As the United States enters the critical mid-year election season with close outcomes all but guaranteed, Citizens for Election Integrity Minnesota (CEIMN) announces a new and concise resource, Recount Principles and Best Practices. This document addresses a wide range of recount topics, including initiating mechanisms, funding, transparency, impartiality, counting methods, targeted recounts, and rules for determining voter intent. CEIMN convened four nationally recognized, bipartisan authors and a blue-ribbon panel of advisors to distill their extensive recount experience into key principles and best practices. Download the Document Here
A conservative group claiming it was targeted by the Internal Revenue Service stole the show at a congressional hearing on Thursday when it veered off topic and accused top panel Democrat Rep. Elijah Cummings of harassment. Catherine Engelbrecht, president of True the Vote, complained that Cummings, ranking member of the House Oversight and Government Reform Committee “sent letters to True the Vote, demanding much of the same information the IRS had requested” after she filed for nonprofit status and then “would appear on cable news and publicly defame me and my organization.” Democrats called it outrageous that Republicans gave the group a platform to attack a member, and even some Republicans tried to change the subject back to the IRS controversy itself.
Californians can expect to wait at least two more years for the state’s same-day voter registration law to take effect. Secretary of State Debra Bowen, the state’s chief elections officer, says that the state won’t meet the legal requirements to implement the law until 2016 or later. It’s been frequently ignored, but a late amendment to Assembly Bill 1436 required officials to conduct a statewide voter review before California’s same-day voter registration law can be implemented. According to the Legislative Counsel’s digest for the bill, it becomes operative “on January 1 of the year following the year in which the Secretary of State certifies that the state has a statewide voter registration database that complies with the requirements of the federal Help America Vote Act of 2002.”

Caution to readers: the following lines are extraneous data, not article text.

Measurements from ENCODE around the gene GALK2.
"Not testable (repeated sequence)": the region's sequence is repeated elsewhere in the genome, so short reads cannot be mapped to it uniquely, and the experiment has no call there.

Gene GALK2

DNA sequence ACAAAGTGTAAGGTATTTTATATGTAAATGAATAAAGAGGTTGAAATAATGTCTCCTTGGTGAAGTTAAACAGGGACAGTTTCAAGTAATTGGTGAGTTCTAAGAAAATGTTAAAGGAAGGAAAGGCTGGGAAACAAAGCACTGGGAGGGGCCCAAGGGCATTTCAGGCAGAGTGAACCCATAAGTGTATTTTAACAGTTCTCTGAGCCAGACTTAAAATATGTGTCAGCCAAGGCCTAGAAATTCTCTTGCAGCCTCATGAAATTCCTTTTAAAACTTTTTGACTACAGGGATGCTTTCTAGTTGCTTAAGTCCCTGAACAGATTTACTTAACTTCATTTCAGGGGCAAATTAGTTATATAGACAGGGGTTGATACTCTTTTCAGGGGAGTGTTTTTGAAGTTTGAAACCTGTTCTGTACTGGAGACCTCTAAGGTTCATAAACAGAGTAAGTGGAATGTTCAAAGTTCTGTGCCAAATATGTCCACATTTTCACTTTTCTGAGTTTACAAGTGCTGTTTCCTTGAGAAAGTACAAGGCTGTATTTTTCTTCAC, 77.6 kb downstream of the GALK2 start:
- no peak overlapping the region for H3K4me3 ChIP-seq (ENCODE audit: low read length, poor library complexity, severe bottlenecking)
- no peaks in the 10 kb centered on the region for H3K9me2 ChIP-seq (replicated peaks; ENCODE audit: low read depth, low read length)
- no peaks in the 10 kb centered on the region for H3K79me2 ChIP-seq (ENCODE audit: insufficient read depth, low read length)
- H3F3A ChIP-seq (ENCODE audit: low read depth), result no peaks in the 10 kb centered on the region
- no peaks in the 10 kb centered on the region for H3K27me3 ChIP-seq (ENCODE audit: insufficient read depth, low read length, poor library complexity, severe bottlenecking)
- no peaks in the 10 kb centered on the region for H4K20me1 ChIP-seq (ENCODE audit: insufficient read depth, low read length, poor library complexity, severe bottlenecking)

California’s prison realignment effort has drawn up a complicated matrix of detention options for felons, and with it a lot of confusion about which ones can vote. It’s the subject of a lawsuit alleging the state has unconstitutionally stripped nearly 60,000 Californians of their right to vote. The American Civil Liberties Union of California and Lawyers’ Committee for Civil Rights of the San Francisco Bay Area filed the petition in Alameda County Superior Court on Tuesday. The suit is on behalf of the League of Women Voters of California and three individuals who cannot vote under new rules enacted in response to realignment. The state constitution prohibits from voting people who are “imprisoned or on parole for conviction of a felony.” The language was clear when offenders fell under two categories: the state’s responsibility or a California county’s responsibility. But realignment has created a hybrid system, putting low-level felons who would have otherwise gone to prison under county supervision, through jail or probation.
Iowa: Democratic-backed bill restoring voting rights for ex-convicts clears Iowa Senate panel | The Des Moines Register
A divided Iowa Senate subcommittee approved a bill Thursday to make it easier for ex-convicts to regain their right to vote. Senate File 127 requires that upon discharge from certain criminal sentences, citizenship rights related to voting and holding public office must be restored. Under a policy enacted in 2005 by then-Democratic Gov. Tom Vilsack, former offenders automatically regained their voting rights once they were discharged from prison or parole. But when Gov. Terry Branstad, a Republican returned to office in 2011 he signed an executive order that has made it much more difficult for ex-felons to vote. Branstad’s policy requires that all court-ordered restitution be paid to victims in full before they apply for a restoration of voting rights.The governor used his power of executive clemency to restore the right to vote and hold public office to 21 offenders who applied in 2013, which was a tiny fraction of the thousands of ex-offenders who have been freed from Iowa’s prisons in recent years.
The Montana Supreme Court says a referendum that might make it harder for some people to vote can stay on the November ballot — with revisions to the language that will appear with it. LR-126 would end same-day voter registration in Montana. A group of unions and voting-rights groups challenged the referendum, saying its title is inaccurate and misleading. They said the title of the bill wrongly suggests that ending same-day registration is required under federal law.